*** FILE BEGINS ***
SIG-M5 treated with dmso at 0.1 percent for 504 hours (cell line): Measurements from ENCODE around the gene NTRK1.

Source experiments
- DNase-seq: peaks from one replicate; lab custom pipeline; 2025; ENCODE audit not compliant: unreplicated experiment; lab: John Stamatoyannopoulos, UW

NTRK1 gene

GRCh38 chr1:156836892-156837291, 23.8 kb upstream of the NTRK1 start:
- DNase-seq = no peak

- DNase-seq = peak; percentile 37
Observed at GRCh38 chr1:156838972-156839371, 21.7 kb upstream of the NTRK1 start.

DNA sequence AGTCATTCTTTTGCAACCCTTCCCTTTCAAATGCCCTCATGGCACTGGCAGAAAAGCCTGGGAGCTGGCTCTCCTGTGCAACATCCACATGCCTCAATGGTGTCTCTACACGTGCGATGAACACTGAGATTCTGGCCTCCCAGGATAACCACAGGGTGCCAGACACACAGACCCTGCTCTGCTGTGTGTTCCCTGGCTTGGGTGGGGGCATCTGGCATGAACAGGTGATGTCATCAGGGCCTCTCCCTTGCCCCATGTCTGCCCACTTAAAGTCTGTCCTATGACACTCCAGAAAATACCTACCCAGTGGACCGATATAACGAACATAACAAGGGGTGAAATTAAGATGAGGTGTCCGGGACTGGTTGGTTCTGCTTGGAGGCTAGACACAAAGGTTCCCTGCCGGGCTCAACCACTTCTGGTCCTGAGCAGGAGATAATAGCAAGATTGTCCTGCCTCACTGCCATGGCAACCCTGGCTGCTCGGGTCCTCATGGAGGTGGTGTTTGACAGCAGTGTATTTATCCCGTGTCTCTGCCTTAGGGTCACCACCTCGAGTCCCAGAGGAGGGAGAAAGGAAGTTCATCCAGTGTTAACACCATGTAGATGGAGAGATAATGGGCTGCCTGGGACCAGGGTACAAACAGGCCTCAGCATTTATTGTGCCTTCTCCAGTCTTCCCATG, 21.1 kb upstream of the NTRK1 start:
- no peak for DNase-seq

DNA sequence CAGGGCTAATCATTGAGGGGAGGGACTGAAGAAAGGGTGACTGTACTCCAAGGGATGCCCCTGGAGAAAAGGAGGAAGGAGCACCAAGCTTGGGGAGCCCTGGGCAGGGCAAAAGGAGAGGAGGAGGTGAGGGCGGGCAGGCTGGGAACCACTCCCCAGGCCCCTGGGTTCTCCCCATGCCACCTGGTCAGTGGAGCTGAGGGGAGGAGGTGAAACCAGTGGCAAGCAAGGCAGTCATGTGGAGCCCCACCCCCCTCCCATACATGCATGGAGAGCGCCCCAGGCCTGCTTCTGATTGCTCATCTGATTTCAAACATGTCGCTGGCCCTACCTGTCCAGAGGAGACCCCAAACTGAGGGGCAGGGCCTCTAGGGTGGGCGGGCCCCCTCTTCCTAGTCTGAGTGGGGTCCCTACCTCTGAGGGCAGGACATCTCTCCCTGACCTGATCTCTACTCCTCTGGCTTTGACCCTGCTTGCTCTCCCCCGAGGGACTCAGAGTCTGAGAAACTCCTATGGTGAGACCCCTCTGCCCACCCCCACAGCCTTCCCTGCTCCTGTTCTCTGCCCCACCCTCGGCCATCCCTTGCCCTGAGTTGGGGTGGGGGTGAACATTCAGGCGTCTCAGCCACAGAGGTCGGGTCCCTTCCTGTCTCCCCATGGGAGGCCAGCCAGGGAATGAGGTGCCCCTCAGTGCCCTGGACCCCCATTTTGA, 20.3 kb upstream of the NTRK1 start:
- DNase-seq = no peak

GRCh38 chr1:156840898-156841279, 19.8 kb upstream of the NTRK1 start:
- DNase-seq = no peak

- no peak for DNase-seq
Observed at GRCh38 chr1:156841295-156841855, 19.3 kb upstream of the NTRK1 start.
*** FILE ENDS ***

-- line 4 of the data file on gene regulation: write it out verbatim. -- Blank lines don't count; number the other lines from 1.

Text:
NTRK1 gene